Opinion | Putin seems to want to talk. The U.S. should take him up on it.


The need for more diplomacy between Russia and the United States is very clear. But it should focus on preventing a catastrophic conflict between the two countries, not on fruitless efforts to stop the Ukrainian war.

The Ukrainian conflict, for all its horror, is simply not ripe for a diplomatic solution. Ukraine is advancing on the battlefield, and Russia, despite its nuclear arsenal, is in disarray. A defiant Ukraine wants all of its territory back, while Russia refuses to back down. So, for now, there is no middle ground.

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When you have an intractable problem, make it bigger. It’s a familiar management formula, and it has some validity here. The United States should not (and could not) dictate a settlement to Kiev; instead, he must keep the weapons flowing, reliably and patiently. But he should find new channels to communicate that the United States does not seek to destroy Russia and wants to avoid direct military conflict.

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Even a shaken Russia seems unusually eager to communicate these days, even if it has been sending a distorted and misleading message. The latest example was President Vladimir Putin’s speech on Thursday. He repeated his usual grievances against the West, and his other theme was that Russia wants a version of dialogue.

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“Sooner or later, both the new centers of the multipolar world order and the West will have to start an equal conversation about a common future,” Putin said at the annual foreign policy forum in Moscow. Biden’s White House should forget the bizarre details of his view of reality: take him seriously; reply to his message.

An example of Russia’s recent communications binge – and a good US response – has been the avalanche of allegations about an alleged Ukrainian plot to build a radiological “dirty bomb”. To most Western analysts, this was seen as a false pretext by the Kremlin that might justify Russia’s use of tactical nuclear weapons. I also find this estimate plausible. But it is also possible that Putin really believes this and thinks he has proof.

The Kremlin pushed all the messaging buttons it had. The Russian defense minister called his American counterpart twice, as well as the British, French and Turkish defense ministers. The chief of the Russian military staff conveyed the same message to his colleague from the Pentagon. Russia raised the issue with the UN Security Council. Putin himself repeated the accusation.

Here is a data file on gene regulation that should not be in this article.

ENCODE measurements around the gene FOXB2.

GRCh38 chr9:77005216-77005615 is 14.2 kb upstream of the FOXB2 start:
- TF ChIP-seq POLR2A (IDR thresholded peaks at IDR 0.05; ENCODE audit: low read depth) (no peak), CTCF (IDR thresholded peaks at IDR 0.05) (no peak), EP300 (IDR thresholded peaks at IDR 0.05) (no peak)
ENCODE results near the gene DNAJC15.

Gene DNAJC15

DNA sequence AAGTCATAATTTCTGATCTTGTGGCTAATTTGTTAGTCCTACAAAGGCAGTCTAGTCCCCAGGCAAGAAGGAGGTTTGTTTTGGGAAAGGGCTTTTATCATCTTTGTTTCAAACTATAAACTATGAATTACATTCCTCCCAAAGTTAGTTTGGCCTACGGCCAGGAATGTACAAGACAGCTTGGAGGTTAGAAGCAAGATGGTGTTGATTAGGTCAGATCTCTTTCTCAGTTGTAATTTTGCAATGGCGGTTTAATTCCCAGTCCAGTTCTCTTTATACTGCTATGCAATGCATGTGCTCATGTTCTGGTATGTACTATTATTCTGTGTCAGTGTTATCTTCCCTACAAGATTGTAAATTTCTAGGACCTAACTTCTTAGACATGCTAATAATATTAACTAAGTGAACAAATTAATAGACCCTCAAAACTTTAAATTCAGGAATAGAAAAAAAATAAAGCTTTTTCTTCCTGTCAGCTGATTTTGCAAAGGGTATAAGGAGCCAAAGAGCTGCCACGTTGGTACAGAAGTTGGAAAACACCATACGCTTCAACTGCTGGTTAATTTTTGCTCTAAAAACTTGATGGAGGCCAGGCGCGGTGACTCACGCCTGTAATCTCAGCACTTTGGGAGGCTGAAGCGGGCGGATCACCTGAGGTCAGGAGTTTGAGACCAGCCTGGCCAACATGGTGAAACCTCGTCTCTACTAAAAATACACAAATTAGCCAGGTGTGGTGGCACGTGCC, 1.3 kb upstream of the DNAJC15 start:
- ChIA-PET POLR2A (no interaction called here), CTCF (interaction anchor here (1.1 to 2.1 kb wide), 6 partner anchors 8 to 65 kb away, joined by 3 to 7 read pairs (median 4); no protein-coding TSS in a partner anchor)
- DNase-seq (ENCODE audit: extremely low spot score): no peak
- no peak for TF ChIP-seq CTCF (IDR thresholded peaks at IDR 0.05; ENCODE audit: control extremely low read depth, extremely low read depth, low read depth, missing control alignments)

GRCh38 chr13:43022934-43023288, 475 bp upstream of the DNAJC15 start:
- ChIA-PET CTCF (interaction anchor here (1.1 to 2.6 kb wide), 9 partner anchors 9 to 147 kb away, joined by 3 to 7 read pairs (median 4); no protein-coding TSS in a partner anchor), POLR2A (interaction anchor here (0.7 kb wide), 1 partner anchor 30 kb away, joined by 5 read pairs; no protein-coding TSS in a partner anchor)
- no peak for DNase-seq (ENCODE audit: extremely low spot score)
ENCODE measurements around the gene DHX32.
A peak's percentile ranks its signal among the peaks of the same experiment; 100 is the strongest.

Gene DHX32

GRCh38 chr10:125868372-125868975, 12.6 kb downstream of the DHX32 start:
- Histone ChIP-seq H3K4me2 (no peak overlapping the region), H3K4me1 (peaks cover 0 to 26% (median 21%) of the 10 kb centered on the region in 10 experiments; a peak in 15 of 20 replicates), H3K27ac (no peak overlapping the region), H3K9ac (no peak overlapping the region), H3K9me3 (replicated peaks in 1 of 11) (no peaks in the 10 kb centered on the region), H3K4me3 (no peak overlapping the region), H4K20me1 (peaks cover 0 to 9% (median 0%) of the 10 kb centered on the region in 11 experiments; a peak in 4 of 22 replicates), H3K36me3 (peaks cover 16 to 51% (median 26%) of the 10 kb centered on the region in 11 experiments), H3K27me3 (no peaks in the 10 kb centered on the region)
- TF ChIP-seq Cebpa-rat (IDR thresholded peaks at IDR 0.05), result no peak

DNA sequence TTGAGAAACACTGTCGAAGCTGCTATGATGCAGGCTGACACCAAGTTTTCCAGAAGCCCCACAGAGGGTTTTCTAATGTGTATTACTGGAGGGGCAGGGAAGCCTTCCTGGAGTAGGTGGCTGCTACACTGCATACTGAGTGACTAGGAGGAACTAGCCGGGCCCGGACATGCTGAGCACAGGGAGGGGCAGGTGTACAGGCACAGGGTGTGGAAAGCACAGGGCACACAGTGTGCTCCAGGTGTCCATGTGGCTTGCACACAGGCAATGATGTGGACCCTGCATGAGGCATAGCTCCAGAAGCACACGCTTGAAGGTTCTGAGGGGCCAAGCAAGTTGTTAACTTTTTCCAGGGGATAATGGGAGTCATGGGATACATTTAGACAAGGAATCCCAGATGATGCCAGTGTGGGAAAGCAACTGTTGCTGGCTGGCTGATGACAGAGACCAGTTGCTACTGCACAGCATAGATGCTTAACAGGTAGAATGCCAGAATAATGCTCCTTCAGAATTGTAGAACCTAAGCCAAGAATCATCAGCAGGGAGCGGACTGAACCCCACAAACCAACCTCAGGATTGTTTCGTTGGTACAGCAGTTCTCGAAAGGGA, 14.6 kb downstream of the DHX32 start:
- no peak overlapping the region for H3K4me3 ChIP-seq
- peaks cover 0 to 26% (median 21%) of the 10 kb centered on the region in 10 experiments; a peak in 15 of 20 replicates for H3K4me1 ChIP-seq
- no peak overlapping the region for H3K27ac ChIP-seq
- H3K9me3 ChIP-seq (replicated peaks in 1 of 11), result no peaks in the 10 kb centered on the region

What did the Biden administration do? Although she has denied the allegations, last weekend she made the sensible decision to push for an investigation by Rafael Grossi, the head of the UN’s International Atomic Energy Agency. To facilitate Grossi’s trip to Ukraine, top White House and State Department officials called their Ukrainian counterparts. Within 24 hours, the Biden administration found an international forum to defuse this crisis (at least for the moment) and address Russia’s vocal complaint.

This model of crisis communication must be repeated in all areas that could lead to – let’s say – the third world war. I think Putin is a liar and a bully and I hope the Ukrainians will continue to beat Russia on the battlefield. But the United States also has an enduring national interest in avoiding direct war with Russia, as Biden has repeatedly said.

During the eight months of fierce war, some rules of engagement emerged. To signal the US desire to avoid direct conflict, the Pentagon is keeping its planes out of Russian airspace and its ships out of Russian waters. Biden told Ukraine that our support is strong but not unlimited. Kyiv wanted a no-fly zone and military tactical missile systems that could potentially target Russian cities. Biden said no to both.

Kyiv appears willing to accept escalating risks, particularly in covert intelligence operations that are not backed by the US. According to the New York Times on October 5, US intelligence officials identified Ukrainian operatives as responsible for the August car bomb attack that killed Daria Dugina, the daughter of a Russian ultranationalist, and Kyiv later warned that it strongly opposes it. attacks.

Even more, Washington should communicate to Moscow – about what it will and will not do – through subtle channels. In the run-up to this conflict, Putin asked NATO for security guarantees. Diplomats should continue this discussion. Biden should repeat offers to limit missile deployments, share information on military exercises and avoid escalation. Let’s remember that such mutual security assurances were the formula for solving the Cuban Missile Crisis. The secret agreement was: we will withdraw our nuclear weapons from Turkey if you withdraw yours from Cuba.

Deterrence is an inevitable part of the balance between Russia and the United States. Russia knows it will pay a high price if it attacks the US directly (or uses nuclear weapons). This also applies to Russian Foreign Ministry official Konstantin Vorontsov’s unusual threat on Wednesday that commercial satellites helping Ukraine could be a “legitimate target for retaliatory attack.”

The other side of this deterrence message is that the United States is not seeking to destroy Russia. Nuclear powers cannot afford to humiliate each other. Putin may lose the war he so foolishly started, but it’s not this country’s fault. We cannot save him from the consequences of his stupidity.

More diplomacy makes sense – if properly focused. The United States should not try to negotiate an end to the Ukraine war now. This is the prerogative of Kyiv. Even if the US wanted to impose a solution, it could not. But it is time for urgent conversations about how to prevent this terrible war from becoming something much worse.


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